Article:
View Full Version : Best cookbook for college grad?
05-21-2010, 12:12 PM
I'd like to get a cookbook for a recent college grad, but am sort of stumped - all of my cookbooks are pretty specialized... One thought I had was New Basics from the Silver Palate... Any suggestions? Thanks!
05-21-2010, 12:17 PM
Bittman's How to Cook Everything. And if the person's a vegetarian, then How to Cook Everything Vegetarian.
05-21-2010, 12:56 PM
I second the idea about the Bittman book. My daughter has the vegetarian one and uses it all the time. It is the only cookbook she owns.
05-22-2010, 05:28 AM
I got The Joy of Cooking for my DIL. It has everything - even a recipe on how to cook raccoon, which I needed once as a newlywed.
05-22-2010, 06:18 AM
I vote for the updated Joy of Cooking. No raccoon ;)
05-22-2010, 06:23 AM
I recently got this book and I think it would be good for someone who wants to be able to throw together a decent meal. I think Joy of Cooking is a stretch for most people these days...
05-22-2010, 11:39 AM
I also like Bittman's books. They are certainly comprehensive! Be aware though, that there is nothing in the way of photography. I know this bugs a lot of people.
05-22-2010, 12:24 PM
Alton Brown books are always a good choice. I like I'm Just Here for the Food. (http://www.amazon.com/Im-Just-Here-Food-Version/dp/158479559X/ref=sr_1_3?ie=UTF8&s=books&qid=1274552514&sr=1-3#noop)
05-22-2010, 06:59 PM
America's Test Kitchen Family Cookbook. It has a lot of skillet recipes, quick sauces, crockpot recipes,etc. It covers all levels of cooking skills. I bought it for my daughter last year for Christmas. She has since asked for ATK Family Baking Cbck.
05-23-2010, 01:58 PM
I would third (or fourth) Joy of Cooking. I got rid of almost all my cookbooks and retained that one because it is the definitive starter point for ANYTHING one needs to know. It's the equivalent of the Settlement Cookbooks that were given to every bride.
I think books of recipes are anachronistic unless one is the kind of food person that enjoys reading recipes because recipes of every kind can be more easily be found on the web. But Joy is always there to provide advice from the most basic to the really esoteric.
05-23-2010, 02:41 PM
I have both the Settlement Cookbook and the Joy of Cooking. The Settlement Cookbook is more basic; if I'm looking for biscuit dough with no frills, for example, I'll go to Settlement. But Joy is more complete.
I do have lots of other cookbooks but those two are the most generally useful.
I received the Better Homes and Gardens basic cookbook (I think it still has a red and white checker/plaid cover) when I was in college and found it very useful. It has charts for how to cook various cuts of meat and has basic recipes for almost everything. It was also in a three ring binger, so I didn't have to struggle with keeping the cookbook open, on top of figuring everything else out. I don't use it all that much anymore, but found it very helpful and still have it.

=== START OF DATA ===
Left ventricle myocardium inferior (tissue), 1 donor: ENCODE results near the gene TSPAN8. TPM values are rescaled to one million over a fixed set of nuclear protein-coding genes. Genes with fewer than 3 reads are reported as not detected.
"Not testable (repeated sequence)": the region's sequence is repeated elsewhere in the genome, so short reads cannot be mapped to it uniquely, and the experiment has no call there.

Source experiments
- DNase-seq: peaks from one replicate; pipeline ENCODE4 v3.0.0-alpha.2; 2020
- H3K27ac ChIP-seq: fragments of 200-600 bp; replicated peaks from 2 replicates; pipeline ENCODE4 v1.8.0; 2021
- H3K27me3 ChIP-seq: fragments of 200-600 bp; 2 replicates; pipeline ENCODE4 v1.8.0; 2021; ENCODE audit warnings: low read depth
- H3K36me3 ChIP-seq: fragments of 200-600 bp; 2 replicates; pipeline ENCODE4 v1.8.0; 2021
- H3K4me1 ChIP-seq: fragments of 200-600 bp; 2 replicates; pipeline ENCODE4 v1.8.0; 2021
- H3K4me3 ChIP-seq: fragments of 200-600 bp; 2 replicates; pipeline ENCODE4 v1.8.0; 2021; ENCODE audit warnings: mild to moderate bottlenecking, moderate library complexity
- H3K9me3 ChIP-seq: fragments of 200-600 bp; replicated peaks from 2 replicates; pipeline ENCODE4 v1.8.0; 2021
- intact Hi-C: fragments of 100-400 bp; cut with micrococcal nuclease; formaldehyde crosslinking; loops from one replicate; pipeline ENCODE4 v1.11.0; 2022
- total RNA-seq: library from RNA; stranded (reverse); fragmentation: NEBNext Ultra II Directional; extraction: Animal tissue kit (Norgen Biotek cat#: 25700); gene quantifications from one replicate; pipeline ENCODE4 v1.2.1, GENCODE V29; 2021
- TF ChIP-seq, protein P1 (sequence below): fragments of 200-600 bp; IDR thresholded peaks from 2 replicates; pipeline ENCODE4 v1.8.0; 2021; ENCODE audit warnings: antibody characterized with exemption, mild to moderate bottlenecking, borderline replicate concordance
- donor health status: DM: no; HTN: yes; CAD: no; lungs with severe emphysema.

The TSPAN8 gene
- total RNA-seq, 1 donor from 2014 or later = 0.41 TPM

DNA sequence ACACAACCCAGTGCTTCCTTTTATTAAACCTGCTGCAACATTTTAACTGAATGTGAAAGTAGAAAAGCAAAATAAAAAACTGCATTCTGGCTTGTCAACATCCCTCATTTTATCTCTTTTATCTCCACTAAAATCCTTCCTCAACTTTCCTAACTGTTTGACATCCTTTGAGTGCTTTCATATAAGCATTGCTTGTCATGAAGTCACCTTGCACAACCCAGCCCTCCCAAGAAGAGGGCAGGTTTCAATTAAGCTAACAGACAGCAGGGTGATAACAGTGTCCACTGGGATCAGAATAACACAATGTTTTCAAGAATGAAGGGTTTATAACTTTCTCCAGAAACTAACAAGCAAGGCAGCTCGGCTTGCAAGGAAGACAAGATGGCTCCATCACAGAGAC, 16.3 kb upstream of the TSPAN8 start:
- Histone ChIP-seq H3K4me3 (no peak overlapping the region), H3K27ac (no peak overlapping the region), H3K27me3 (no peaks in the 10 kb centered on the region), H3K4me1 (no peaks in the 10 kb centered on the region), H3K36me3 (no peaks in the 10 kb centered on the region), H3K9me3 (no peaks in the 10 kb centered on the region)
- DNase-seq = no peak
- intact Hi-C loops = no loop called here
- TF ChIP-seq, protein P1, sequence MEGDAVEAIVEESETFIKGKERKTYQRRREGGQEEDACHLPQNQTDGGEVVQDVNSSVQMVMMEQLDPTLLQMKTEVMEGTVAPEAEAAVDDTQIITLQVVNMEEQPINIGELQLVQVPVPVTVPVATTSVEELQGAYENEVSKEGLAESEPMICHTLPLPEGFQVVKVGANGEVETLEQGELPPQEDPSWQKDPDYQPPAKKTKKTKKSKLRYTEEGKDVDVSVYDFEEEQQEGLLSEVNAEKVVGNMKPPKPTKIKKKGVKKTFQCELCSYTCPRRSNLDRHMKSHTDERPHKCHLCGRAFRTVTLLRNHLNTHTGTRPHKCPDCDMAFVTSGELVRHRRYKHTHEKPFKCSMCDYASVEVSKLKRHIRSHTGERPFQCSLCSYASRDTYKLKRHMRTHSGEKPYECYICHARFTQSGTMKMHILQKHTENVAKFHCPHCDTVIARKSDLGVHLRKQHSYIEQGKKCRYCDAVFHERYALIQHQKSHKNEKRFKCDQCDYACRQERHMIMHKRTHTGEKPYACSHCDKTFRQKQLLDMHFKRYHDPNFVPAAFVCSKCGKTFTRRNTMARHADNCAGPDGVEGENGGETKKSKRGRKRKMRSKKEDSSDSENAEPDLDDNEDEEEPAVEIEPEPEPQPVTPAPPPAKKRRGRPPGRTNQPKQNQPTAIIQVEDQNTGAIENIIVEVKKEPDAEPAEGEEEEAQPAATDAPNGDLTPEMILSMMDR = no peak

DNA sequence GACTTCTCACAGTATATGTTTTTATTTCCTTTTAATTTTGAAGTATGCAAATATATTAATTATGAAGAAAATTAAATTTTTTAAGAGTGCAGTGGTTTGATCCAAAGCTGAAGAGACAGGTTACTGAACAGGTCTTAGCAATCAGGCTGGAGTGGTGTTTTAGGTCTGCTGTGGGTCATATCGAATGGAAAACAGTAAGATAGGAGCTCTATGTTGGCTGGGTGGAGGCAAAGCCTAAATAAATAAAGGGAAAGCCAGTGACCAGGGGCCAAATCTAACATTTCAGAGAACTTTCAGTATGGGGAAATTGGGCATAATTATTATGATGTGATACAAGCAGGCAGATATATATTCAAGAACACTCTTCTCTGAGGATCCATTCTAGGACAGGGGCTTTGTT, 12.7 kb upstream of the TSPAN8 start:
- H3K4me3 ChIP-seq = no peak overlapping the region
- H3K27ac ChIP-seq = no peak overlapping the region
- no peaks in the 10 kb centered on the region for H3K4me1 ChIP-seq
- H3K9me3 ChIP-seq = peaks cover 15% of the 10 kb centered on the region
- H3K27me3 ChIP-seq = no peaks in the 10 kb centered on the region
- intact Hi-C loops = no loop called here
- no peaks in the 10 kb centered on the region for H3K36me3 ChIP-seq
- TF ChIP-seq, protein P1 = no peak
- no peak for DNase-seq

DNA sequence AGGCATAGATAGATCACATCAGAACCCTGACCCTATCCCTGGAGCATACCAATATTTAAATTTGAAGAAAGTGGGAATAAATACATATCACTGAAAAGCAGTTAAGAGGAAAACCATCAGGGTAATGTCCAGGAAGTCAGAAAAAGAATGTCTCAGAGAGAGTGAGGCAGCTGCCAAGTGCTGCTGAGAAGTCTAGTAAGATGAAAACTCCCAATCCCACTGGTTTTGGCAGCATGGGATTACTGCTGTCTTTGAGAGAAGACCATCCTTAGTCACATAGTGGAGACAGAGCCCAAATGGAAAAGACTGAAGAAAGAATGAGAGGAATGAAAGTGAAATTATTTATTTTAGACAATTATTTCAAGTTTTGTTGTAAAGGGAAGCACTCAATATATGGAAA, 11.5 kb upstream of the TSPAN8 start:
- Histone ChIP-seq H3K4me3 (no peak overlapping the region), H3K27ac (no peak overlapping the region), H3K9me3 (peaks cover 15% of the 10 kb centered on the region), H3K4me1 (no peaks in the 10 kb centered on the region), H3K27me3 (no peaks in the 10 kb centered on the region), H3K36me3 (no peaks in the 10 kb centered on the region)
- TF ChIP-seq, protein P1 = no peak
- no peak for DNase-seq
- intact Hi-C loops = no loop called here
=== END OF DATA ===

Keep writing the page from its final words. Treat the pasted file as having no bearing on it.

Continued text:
05-24-2010, 12:32 PM
Joy of Cooking. Excellent starter book - broad range of recipes including many basics. Also has sections that explain things which is great for a new cook or when you're trying something new. And I've never had a failure from it!
05-24-2010, 02:44 PM
Joy of Cooking is definitely a fab book & good standby. But, in all honesty, I've always found it difficult to cook from b/c it's so flippin huge! Very difficult to have out on the counter top while you cook. Also, the largeness makes it kind of overwhelming if you're new to cooking. I mean, it looks like there is so much you have to know that there's just no way you could ever get through it.
Just another viewpoint...
One of my very fav, basic, how-to books is How to Cook Without a Book by Pam Anderson
05-24-2010, 05:52 PM
I received the Better Homes and Gardens basic cookbook (I think it still has a red and white checker/plaid cover) when I was in college and found it very useful.
I agree. As a young and very inexperienced cook, I had both Better Homes and Gardens and Joy of Cooking. At that time, I found Better Homes and Gardens easier to use (although I loved to read Joy for fun).
I have used both (and many other cookbooks) ever since and found them useful. I have bought updates of each once. (I haven't done so very often because, unfortunately, you need to keep the old edition since not all of the "old" recipes are included when a cookbook is updated.)
I'm sure any of the books suggested would be appreciated and used.
05-24-2010, 07:26 PM
Thanks for all the suggestions! I (and my student!) really appreciate it.
05-25-2010, 05:08 AM
In response to the concern about the unwieldiness of Joy of Cooking, you could also give your graduate one of those clear plexiglas bookholders. I use one of those all the time in my kitchen; it keeps the pages open and clean. My Joy has been used so much, though, that it obligingly stays open on my counter even without that.
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